As an individual with a chronic condition, from time to time an incident occurs that makes me think what a wonder it would be if health professionals involved in my care would collaborate more. I am sure that such a collaboration would give me confidence that management of my health is in control.
Depending on my current status, I am seen by a number of healthcare professionals including a GP, urologist, endocrinologist, gynecologist as well as physical- and occupational therapists—I know what a challenge collaboration can be. In 2011, I was asked to participate in a new program in collaborative care at UBC. The program was looking for mentors with chronic conditions to work with healthcare students from multiple disciplines. When I read that the goal of the program was to encourage health care collaboration, I thought that maybe this program was an opportunity to give back and possibly influence the direction of health care in the years to come.
I am now in my second year of volunteering for the UBC Interprofessional Health Mentor’s Program. The program offers first year students from various health disciplines the opportunity to collaborate with each other and a chronically challenged individual like myself. In my group, I have first year students from medicine, nursing, physical- and occupational therapy (just 4 of 9 possible disciplines). As the “expert” in my care and condition having lived with it for 62 years, my role is to help students learn how health care providers can support people with chronic conditions.
We meet 8 times over 16 months including an orientation, group sessions, and a symposium. In our group meetings we are presented with topics to discuss such as: words and meanings; living with and managing a chronic condition; experiences with the health care system; and partnerships, collaboration and shared decision making. It becomes more interesting as the year progresses because the students also bring their life experiences in to the table. They offer their observations gained from their practicums in various health care situations as real examples of how collaboration either works or not.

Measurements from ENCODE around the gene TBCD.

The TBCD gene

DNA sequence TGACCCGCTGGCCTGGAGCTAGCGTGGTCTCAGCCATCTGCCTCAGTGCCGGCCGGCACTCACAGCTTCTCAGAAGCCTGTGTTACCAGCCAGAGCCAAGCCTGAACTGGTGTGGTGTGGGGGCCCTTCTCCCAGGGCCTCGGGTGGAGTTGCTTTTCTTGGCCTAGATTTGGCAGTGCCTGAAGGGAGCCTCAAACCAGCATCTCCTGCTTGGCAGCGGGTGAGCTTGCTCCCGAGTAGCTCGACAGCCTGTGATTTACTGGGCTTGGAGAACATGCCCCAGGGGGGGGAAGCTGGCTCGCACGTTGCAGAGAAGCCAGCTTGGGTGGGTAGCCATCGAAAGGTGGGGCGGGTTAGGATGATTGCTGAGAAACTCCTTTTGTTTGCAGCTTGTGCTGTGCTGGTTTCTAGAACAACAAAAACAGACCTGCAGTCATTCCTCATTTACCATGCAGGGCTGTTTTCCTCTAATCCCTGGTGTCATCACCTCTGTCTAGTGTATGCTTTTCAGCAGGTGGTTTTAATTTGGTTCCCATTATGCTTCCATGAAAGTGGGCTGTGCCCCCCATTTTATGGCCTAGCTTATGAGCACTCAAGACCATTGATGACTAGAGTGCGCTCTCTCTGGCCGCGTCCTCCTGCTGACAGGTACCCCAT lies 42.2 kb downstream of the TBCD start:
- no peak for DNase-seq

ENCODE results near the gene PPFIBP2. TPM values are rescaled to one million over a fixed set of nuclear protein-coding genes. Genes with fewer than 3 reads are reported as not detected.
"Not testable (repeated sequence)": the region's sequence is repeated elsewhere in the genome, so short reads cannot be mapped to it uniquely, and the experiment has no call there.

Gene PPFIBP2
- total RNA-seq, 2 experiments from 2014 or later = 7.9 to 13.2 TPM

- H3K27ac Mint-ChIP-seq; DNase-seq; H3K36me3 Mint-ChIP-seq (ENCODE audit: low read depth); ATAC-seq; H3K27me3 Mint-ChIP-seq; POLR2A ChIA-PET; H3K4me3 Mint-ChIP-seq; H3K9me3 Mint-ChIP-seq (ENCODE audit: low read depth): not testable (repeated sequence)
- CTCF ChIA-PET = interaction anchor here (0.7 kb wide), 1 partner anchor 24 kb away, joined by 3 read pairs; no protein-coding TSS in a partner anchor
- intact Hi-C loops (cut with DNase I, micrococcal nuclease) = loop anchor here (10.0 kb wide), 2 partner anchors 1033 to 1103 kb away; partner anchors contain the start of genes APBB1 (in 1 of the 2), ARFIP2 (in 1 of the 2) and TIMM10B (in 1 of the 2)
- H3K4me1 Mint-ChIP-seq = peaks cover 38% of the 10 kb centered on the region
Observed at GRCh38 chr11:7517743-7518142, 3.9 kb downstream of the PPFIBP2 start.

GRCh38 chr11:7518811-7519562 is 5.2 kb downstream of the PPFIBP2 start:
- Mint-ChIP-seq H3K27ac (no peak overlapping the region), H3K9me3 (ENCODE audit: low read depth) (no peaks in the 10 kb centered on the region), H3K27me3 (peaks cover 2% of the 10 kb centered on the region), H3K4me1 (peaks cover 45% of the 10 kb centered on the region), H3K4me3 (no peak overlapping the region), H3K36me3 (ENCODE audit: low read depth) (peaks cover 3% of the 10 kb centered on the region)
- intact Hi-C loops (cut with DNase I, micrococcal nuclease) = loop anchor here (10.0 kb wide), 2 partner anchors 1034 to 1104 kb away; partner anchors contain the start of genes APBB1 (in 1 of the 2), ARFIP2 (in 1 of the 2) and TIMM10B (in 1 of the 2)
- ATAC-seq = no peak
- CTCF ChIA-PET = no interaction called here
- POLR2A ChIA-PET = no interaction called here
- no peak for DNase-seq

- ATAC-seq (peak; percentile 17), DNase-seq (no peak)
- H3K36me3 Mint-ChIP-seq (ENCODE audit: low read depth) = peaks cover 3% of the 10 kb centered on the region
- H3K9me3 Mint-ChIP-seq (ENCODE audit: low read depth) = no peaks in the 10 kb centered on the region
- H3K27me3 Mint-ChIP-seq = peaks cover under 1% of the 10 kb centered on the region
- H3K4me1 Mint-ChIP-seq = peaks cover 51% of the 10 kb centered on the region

What do we learn? In the group sessions, I explain my knowledge and life experiences with my chronic condition and how I and the health professionals manage my needs and well-being. As you can imagine, each person in the group, including myself, come to understand the importance of the patient’s role as well of those of their health care professionals as real-life partners in the health care system.
The magnum opus is the symposium. We are encouraged to come up with a display that reflected what we have learned as a group. Try to imagine a hall with 50 poster boards illustrating various aspects of patient-/client-centred, interprofessional teamwork… it was mind-boggling. Subject matter covered the heath care gamut and more: lupus, communication, mental illness, stigma, and aphasia to list a few. To convey the impact of the posters in words is impossible, but all had a similar focus—the patient/user/client and the professional teamwork needed to support them. For a quick impression, here are some pictures of the event.
The program has been a resounding success. The first Health Mentor’s Program was piloted in the fall of 2011 with a 32 health mentors and 92 students from 6 different health and human service programs at UBC. In its second year, the program expanded to 51 mentors and 203 students and 9 disciplines.
For more information about the program, its objectives, participants, and contacts, see: http://www.chd.ubc.ca/dhcc/healthmentors